Home > Rant > Qt my subjective first impressions

Qt my subjective first impressions

I’m going to be very honest straight away. I had a lot of prejudice against Qt before I tried it. Most programs that boast to be cross-platform are bad, including those that use Qt. This is only not true about some projects because they are huge, many coders contribute and the interface is often written separately for each platform.

Qt didn’t turn out to be as bad as I expected it to be though, but I’m still going to take it to pieces here. I’ve only been using it for about two weeks, so I’m sure I’ll figure out easier ways to do things compared to what I do now. I want to write more posts about Qt, so let’s start with “first impressions”. What a newbie (to Qt) will find when he or she first uses it depends on the person. I can only write about my impressions.

I have been coding for some time already and I have seen huge libraries, including many parts of winapi. Qt at the first glance seems huge too. This can be a bad or a good thing. I think that it provides many tools that I need for zkanji, and I’m yet to find things it doesn’t have. It’s very convenient that way and unlike .Net with C# (which I think is a good comparison in this regard)  Qt is C++ and it works fast too. (There’s the so called Quick controls part of Qt which is slow. I’m not using it.) On the negative side, the Qt dlls that you might have to include with your program can take up tens of megabytes. (Just for comparison, .Net installs hundreds.) This might not sound that bad nowadays, but a lot of people still have slow internet connection or artificial bandwidth limits. I’ll have to see what the file size ends up to be once I statically link Qt to my program.

Even if you are used to big libraries, you’ll still have to read a lot of Qt introduction and documentation of very basic features. I guess this is normal, but there are many small things you will have to figure out for yourself. There are many tutorial videos out there. I haven’t seen them because I don’t appreciate videos like that. Coding takes a lot of typing, so I need my information in written form. (I can’t get it how newer generations only understand anything if they saw a video about it.)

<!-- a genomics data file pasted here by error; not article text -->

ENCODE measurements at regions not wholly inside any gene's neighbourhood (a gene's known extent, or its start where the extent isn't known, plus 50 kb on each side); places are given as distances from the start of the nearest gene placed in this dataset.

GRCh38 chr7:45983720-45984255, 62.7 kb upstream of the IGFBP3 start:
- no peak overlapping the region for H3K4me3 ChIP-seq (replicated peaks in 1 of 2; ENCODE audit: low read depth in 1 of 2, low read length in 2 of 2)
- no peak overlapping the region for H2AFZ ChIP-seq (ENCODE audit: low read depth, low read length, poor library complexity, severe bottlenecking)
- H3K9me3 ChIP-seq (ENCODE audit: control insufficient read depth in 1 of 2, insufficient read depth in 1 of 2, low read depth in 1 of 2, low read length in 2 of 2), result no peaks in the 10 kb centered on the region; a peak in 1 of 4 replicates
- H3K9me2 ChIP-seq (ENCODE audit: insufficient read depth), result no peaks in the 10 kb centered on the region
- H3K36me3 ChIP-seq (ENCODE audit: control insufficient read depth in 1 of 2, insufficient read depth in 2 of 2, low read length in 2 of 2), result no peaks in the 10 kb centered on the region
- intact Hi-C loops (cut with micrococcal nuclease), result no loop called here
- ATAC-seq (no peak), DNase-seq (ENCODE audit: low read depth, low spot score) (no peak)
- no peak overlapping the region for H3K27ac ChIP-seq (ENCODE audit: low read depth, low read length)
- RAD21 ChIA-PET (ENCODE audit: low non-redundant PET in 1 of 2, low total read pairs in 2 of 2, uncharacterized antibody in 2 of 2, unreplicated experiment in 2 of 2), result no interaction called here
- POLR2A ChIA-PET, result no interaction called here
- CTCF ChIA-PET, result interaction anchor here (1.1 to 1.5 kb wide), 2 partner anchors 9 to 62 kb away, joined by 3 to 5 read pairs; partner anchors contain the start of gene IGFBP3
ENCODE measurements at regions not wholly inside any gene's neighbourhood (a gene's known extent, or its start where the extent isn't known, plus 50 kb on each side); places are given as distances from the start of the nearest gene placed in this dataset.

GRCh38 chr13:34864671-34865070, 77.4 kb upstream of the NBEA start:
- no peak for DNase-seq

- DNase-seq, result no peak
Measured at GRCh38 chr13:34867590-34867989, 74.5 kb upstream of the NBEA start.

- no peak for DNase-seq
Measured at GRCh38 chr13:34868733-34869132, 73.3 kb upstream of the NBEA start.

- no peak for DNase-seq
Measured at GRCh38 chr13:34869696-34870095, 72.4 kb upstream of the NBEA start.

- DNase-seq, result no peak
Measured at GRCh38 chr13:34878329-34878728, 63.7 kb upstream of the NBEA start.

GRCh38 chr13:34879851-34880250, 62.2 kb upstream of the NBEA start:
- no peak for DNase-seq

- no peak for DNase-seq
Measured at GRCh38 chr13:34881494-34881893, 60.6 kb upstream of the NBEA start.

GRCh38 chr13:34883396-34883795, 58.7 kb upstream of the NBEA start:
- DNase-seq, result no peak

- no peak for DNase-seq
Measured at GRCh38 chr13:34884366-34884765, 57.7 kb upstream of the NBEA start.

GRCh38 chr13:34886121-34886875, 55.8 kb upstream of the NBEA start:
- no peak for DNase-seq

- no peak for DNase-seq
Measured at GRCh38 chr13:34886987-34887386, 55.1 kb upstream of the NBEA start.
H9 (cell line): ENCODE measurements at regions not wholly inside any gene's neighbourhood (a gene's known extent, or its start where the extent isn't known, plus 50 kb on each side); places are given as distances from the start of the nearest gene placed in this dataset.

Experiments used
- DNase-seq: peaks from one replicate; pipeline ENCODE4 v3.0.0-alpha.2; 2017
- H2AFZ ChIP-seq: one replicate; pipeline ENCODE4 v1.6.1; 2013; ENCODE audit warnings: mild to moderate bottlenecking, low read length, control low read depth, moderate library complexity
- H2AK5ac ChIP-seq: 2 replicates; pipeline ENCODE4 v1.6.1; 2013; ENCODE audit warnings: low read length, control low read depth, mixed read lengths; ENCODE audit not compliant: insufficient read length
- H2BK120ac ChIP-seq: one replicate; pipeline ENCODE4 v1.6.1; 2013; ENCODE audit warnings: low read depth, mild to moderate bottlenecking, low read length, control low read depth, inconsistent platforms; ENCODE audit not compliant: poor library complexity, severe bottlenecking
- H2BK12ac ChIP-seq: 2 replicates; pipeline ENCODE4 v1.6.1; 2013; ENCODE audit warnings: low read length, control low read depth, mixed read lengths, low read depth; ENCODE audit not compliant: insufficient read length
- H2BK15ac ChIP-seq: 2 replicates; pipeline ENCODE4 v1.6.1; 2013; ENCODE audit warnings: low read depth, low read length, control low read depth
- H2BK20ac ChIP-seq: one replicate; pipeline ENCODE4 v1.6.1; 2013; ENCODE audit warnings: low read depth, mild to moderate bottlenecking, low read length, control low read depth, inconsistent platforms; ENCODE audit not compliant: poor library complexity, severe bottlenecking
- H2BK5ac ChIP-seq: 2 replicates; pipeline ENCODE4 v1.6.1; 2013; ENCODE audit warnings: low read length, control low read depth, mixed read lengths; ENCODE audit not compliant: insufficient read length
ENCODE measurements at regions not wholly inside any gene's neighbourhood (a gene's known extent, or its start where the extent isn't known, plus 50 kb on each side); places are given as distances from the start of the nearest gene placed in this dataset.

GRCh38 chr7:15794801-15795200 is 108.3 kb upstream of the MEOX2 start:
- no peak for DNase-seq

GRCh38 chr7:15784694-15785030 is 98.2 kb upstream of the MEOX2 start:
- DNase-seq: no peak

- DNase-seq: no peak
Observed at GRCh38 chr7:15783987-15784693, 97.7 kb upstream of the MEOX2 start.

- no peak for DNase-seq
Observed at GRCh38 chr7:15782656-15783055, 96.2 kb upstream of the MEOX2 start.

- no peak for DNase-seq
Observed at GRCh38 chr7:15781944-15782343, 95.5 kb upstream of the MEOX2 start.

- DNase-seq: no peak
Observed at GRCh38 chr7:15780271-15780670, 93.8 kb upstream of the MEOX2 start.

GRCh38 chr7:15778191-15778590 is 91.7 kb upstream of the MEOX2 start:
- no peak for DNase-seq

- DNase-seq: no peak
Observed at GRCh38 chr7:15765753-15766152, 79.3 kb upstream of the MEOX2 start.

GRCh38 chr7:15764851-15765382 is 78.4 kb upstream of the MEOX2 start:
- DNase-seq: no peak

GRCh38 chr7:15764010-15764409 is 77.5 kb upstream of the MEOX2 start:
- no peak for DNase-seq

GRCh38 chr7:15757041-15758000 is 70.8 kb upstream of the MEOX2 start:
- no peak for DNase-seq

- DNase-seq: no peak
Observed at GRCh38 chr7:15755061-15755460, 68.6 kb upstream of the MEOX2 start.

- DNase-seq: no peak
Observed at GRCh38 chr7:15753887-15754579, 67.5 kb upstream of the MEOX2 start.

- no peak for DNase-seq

As a new user it was mainly the documentation I tried. I might not be your typical new user, because my first idea was to write a new control… I mean, widget. In zkanji (pre-Qt), the area that shows the word results for dictionary searches is an entirely custom made control. I wrote its display code and its input handling from scratch because there was nothing I could use that can display and scroll ten thousand lines in an instant. I was looking in the documentation for “how to write a custom widget”, but it only writes about how to make “properties” for it (that you can manipulate in the designer), what options to add to some files I have never even heard of before and such. Nothing about what you’ll definitely have to inherit etc, which functions should be implemented or anything. I found out things spending my first weekend on this but it turned out that while this approach works, it’s faster to just use one of the existing item view widgets of Qt, namely QTableView. I have many problems with the documentation (which isn’t that bad btw) but this is a first impressions post so I can write about that later.

Qt’s designer is a mess. I have mostly read positive opinions about it, but it’s not as good as the form designer in Visual Studio (which is not available for c++ unfortunately), and even the VS form designer was not as good as the one in Delphi/C++ Builder, which is still way ahead of the competition. The worst crime of the designer is that it can show you something, and when you compile your program what you get is entirely different. Most of the functionality which could be implemented in the designer is not. Whenever I needed something, and I expected a property to exist for it, it didn’t. You have to write many many lines of code to achieve things that were ordinary in the previously mentioned competition.

The layout system, which is used in the designer and in the running program too for placing widgets, was very hard for me to figure out, and I’m still struggling with it every time. It’s very different from what I’m used to, and maybe because I already learned something else, I find it unintuitive. This in itself could fill a whole post, but I think I won’t write about it, because it’d be just complaints about how it’s not what I’m used to.

To close this post, my first impression of Qt is that it is usable. It has convenient parts, and other parts that are so bad you wouldn’t believe it’s part of the same thing. I think I’ll be able to write zkanji using it, but it requires much time to learn.

In the next (probably shorter) post, I plan to write about my struggle to make zkanji with Qt work as a native app (at least on Windows).

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